“They are housed in “Camp 7,” a maximum-security detention facility reserved for captives previously held in secret CIA prisons overseas. They are segregated from the general prisoner population in the facility, whose very existence was not publicly acknowledged until more than a year after their transfer to Guantanamo in 2006.
Navy Commander Walter Ruiz, a defense attorney for alleged al Qaeda money courier Mustafa al Hawsawi, said a two-day visit was needed to get an intimate understanding of the conditions of confinement.
Defense lawyers said harsh conditions could constitute illegal pretrial punishment, a potentially mitigating factor that could spare the defendants from the death penalty if they are convicted of war crimes that include terrorism, hijacking and attacking civilians. They want a 48-hour visit, plus follow-up visits every six months.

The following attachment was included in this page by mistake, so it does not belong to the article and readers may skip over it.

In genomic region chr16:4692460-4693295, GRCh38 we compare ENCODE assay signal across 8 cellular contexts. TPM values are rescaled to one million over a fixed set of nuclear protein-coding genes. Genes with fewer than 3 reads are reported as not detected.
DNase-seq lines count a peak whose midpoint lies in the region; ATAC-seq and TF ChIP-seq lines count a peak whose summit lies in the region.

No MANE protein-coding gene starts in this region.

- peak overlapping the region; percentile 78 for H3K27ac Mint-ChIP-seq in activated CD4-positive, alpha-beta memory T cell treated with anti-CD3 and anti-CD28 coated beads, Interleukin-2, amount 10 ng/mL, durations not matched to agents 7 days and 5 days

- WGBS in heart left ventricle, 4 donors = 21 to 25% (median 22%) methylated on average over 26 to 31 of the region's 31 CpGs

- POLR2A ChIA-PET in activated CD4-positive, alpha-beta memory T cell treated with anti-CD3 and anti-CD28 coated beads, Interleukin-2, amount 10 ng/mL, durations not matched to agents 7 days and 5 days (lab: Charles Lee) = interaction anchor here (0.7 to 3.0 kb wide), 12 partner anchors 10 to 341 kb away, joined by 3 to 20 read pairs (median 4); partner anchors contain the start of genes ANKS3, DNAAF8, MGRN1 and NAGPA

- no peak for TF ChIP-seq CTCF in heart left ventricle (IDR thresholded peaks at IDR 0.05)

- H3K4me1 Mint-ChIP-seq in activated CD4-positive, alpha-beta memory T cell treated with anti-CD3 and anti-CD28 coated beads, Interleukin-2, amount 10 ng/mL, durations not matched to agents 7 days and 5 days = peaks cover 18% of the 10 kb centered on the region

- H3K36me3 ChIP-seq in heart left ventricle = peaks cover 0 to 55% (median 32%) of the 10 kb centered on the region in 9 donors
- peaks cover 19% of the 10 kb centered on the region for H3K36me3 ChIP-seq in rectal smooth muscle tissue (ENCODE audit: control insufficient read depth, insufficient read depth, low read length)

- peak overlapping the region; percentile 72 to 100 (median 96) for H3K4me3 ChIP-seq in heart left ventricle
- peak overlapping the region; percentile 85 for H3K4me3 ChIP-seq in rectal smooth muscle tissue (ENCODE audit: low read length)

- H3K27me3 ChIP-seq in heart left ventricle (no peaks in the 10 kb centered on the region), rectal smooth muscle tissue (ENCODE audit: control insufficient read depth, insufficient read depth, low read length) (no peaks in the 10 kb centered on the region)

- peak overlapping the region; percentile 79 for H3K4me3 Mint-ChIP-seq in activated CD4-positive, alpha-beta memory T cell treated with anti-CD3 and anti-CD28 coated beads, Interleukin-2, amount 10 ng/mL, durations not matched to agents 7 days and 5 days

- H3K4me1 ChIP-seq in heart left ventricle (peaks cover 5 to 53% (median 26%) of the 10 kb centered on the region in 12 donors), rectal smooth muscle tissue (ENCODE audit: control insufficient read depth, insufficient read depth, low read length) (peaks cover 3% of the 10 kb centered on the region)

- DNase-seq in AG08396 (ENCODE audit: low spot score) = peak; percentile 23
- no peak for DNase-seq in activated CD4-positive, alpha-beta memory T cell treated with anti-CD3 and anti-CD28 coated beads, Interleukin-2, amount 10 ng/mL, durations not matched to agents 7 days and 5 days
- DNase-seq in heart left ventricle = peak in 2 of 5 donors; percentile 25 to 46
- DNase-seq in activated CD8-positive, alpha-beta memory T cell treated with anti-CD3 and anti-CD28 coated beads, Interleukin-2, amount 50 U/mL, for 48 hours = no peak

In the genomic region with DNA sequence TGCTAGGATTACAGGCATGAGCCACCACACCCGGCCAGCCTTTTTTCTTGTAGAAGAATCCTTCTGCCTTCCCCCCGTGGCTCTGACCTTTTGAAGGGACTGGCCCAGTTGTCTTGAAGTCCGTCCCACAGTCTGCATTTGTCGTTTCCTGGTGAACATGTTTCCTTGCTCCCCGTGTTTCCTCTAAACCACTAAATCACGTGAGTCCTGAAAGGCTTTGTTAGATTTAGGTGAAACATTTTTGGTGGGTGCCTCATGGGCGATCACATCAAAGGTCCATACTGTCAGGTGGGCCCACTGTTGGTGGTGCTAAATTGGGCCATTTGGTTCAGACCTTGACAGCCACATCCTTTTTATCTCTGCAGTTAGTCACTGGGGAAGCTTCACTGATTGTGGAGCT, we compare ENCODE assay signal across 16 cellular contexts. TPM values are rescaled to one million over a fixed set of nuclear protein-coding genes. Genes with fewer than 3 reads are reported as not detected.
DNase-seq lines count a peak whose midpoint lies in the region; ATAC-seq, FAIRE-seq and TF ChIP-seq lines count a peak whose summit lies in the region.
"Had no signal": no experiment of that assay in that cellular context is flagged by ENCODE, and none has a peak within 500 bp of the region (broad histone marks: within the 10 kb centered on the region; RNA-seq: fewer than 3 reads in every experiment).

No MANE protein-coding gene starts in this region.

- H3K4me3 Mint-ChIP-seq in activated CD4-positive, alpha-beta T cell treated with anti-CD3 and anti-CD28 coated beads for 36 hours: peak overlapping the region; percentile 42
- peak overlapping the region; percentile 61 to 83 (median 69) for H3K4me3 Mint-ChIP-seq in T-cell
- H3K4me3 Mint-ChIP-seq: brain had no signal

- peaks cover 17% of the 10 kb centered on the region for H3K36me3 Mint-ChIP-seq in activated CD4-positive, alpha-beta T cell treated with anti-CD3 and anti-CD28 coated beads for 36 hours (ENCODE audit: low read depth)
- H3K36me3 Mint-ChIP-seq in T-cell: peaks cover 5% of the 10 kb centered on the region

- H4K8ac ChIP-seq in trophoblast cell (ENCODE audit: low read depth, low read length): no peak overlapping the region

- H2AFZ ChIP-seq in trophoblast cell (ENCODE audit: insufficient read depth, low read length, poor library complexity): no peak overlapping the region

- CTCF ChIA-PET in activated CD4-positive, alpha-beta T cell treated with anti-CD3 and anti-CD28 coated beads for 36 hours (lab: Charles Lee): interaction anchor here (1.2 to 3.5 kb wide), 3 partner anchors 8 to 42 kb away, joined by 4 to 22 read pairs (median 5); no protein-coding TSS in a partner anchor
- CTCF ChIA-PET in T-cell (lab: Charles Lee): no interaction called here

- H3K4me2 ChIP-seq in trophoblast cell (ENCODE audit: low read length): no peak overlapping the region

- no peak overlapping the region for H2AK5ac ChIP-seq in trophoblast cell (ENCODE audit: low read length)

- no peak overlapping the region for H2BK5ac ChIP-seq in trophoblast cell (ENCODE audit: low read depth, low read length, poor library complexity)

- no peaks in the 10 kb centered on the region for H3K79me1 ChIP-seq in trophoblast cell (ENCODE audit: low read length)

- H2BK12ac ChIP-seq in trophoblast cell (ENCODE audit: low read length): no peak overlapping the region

Prosecutors did not object to letting the defense into Camp 7 but said a two-day visit would be unduly disruptive. They proposed instead that the defense lawyers be allowed a one-time visit, during which they would not be allowed to speak to anyone except the personnel conducting the two-hour tour.
The judge did not immediately rule on the issue. But he did shed a glimmer of light as to who cut the audio-visual feed that provides limited public access to the hearings during Monday’s session.